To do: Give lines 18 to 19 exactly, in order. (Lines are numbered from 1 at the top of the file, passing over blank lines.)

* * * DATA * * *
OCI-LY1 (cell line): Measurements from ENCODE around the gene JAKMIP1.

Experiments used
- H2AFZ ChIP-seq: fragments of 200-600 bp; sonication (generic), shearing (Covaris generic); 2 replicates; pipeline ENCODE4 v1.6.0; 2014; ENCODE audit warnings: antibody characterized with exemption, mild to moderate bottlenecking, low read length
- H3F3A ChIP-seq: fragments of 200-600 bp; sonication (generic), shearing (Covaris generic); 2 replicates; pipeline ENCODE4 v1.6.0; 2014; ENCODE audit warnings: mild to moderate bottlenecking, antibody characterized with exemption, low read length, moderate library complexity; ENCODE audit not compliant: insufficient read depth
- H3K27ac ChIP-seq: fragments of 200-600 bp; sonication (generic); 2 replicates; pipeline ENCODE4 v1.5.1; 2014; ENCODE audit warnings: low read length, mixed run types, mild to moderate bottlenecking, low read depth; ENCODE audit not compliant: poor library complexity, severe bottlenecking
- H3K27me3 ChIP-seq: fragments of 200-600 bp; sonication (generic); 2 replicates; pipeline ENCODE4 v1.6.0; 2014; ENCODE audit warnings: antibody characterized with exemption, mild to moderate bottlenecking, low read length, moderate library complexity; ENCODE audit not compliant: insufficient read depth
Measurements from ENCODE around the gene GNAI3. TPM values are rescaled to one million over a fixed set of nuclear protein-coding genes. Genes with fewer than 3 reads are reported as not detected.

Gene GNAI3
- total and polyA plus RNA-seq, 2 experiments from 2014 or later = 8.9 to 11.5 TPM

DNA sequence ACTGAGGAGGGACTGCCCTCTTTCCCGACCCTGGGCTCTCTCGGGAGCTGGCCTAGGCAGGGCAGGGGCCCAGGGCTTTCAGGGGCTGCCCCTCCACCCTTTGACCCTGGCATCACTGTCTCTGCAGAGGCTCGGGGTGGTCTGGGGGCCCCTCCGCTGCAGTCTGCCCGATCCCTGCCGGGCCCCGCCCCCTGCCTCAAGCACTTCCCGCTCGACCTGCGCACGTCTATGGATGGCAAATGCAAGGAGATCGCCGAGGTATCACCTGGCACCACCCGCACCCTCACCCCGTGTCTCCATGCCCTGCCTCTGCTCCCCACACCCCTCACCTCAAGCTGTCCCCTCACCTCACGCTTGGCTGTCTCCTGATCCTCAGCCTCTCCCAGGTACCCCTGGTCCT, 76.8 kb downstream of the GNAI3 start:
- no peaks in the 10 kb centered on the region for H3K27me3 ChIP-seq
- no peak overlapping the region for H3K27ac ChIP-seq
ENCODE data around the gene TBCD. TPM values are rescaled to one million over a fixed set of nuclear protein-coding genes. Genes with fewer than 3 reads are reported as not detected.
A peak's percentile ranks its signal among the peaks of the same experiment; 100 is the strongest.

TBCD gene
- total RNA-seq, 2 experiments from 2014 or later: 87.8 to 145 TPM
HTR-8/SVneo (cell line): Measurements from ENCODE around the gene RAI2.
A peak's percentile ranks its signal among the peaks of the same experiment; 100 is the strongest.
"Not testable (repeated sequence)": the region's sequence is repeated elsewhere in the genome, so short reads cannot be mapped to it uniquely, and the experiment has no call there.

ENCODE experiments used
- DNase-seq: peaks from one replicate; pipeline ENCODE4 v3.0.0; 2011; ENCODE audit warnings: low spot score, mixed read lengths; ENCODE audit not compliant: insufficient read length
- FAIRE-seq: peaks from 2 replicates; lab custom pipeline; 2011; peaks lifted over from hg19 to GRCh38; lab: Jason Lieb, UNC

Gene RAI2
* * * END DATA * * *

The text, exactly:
A peak's percentile ranks its signal among the peaks of the same experiment; 100 is the strongest.
"Not testable (repeated sequence)": the region's sequence is repeated elsewhere in the genome, so short reads cannot be mapped to it uniquely, and the experiment has no call there.